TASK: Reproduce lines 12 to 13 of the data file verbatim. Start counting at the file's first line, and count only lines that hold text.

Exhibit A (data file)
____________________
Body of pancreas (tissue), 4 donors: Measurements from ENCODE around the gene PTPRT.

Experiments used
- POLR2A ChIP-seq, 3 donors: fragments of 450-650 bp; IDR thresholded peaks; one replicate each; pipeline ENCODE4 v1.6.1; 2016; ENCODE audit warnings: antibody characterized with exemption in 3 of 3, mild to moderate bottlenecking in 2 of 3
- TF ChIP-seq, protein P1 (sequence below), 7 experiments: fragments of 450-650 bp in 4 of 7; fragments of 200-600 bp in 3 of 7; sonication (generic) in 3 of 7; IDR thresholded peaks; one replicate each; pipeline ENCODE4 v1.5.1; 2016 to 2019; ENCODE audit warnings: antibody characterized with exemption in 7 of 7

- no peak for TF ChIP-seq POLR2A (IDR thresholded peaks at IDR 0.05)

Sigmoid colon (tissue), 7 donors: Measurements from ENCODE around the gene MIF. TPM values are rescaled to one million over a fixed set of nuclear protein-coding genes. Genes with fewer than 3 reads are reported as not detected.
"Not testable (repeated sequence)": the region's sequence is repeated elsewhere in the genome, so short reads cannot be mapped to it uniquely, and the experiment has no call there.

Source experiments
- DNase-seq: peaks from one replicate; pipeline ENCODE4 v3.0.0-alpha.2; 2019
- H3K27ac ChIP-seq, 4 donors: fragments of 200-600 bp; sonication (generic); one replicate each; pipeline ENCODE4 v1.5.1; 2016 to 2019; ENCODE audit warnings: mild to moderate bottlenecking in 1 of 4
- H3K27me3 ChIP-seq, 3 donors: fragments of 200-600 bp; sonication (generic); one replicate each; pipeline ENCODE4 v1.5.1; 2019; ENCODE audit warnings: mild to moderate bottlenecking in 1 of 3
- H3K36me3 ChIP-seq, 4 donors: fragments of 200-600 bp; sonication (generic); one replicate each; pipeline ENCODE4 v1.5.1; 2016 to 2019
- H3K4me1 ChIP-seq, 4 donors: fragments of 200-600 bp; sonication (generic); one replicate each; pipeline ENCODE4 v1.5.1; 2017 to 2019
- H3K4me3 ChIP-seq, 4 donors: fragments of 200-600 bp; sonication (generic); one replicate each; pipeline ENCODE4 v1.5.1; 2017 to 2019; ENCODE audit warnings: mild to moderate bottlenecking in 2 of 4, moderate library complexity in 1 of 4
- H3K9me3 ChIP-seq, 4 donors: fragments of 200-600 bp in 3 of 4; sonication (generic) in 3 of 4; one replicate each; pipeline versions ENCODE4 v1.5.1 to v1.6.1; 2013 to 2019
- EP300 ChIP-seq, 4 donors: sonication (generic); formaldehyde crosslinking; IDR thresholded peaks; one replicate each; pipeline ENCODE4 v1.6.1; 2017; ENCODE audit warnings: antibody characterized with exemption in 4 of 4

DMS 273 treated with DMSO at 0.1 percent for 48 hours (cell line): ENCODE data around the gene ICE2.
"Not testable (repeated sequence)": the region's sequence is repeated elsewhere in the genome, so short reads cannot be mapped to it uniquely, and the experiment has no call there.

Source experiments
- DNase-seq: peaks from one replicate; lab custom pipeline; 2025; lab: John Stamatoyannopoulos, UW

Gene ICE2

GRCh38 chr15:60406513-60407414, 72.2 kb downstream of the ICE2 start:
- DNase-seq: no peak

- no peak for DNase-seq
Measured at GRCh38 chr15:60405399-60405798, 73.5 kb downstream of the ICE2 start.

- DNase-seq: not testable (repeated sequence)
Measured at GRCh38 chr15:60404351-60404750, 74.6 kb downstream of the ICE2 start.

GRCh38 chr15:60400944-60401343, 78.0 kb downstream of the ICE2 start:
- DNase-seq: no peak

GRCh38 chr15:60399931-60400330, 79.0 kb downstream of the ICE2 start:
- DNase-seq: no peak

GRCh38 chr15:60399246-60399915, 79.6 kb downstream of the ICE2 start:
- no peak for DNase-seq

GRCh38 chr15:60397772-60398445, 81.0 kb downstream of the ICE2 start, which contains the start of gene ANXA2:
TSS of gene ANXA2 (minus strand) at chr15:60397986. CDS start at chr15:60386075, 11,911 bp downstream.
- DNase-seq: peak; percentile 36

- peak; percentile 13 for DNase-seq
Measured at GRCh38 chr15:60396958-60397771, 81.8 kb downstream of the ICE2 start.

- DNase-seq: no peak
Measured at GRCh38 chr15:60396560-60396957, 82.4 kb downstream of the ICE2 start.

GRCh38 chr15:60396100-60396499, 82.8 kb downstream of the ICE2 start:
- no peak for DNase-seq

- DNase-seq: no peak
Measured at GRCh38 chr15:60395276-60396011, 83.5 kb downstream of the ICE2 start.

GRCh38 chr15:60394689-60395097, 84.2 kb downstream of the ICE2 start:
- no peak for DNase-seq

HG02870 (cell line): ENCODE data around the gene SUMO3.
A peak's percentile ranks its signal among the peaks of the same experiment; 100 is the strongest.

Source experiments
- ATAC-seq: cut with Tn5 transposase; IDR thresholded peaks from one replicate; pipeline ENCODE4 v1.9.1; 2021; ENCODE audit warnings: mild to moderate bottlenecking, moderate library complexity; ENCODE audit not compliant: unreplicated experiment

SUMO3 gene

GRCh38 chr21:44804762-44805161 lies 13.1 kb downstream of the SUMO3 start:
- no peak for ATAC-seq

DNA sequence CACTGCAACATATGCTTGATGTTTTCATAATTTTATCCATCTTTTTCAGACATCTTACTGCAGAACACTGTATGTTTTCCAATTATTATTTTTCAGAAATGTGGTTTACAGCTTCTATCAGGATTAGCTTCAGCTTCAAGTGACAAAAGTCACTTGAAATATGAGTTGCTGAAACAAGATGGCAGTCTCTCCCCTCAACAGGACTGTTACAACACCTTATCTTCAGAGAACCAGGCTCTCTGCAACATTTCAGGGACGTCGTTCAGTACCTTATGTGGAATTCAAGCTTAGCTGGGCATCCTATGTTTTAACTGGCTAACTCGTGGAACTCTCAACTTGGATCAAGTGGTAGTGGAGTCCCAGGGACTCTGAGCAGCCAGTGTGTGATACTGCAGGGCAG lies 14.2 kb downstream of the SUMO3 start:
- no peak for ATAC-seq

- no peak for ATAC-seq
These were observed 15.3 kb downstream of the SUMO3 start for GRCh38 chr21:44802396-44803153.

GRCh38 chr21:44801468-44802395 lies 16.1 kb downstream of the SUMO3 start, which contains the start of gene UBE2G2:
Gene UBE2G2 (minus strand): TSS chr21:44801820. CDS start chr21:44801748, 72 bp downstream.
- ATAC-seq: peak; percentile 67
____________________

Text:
- H3K36me3 ChIP-seq, 4 donors: fragments of 200-600 bp; sonication (generic); one replicate each; pipeline ENCODE4 v1.5.1; 2016 to 2019
- H3K4me1 ChIP-seq, 4 donors: fragments of 200-600 bp; sonication (generic); one replicate each; pipeline ENCODE4 v1.5.1; 2017 to 2019